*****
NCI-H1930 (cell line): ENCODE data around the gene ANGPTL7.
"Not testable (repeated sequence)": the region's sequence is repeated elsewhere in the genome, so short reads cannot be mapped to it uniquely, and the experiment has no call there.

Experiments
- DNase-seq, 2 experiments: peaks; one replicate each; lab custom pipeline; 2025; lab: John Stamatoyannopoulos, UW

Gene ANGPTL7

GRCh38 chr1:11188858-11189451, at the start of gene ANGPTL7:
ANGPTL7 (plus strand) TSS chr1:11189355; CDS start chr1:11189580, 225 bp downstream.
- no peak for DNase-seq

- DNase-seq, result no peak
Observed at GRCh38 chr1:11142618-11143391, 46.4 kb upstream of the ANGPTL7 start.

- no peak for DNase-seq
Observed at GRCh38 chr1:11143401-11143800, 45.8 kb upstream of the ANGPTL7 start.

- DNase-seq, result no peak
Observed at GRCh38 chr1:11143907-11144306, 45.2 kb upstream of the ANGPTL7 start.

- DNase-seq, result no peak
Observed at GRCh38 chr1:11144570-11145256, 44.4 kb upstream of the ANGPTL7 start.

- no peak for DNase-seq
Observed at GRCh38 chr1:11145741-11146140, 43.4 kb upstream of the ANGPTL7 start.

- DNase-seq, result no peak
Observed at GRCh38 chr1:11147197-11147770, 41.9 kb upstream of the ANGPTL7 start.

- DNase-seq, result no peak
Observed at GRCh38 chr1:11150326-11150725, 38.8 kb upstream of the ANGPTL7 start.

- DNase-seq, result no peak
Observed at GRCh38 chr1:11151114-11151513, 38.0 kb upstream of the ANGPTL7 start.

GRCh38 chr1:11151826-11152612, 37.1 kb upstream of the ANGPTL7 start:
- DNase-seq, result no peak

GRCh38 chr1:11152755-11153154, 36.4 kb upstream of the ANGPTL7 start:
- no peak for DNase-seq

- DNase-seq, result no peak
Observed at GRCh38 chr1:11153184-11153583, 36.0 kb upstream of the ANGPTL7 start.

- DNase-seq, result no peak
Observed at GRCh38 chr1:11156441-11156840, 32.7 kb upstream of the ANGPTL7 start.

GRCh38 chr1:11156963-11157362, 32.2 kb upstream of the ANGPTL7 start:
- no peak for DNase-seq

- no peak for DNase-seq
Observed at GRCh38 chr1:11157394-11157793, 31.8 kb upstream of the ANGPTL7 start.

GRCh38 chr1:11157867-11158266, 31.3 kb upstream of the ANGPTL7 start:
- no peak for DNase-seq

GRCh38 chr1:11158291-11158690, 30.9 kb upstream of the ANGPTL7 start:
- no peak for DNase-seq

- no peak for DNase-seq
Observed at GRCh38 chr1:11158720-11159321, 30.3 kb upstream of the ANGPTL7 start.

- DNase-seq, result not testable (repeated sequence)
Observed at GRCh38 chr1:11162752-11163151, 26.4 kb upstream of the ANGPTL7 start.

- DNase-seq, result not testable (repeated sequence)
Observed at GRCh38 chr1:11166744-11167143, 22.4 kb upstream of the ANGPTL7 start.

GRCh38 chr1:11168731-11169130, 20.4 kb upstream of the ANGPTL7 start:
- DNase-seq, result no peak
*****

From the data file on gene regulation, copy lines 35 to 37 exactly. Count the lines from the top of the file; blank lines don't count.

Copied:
- no peak for DNase-seq
Observed at GRCh38 chr1:11157394-11157793, 31.8 kb upstream of the ANGPTL7 start.

GRCh38 chr1:11157867-11158266, 31.3 kb upstream of the ANGPTL7 start: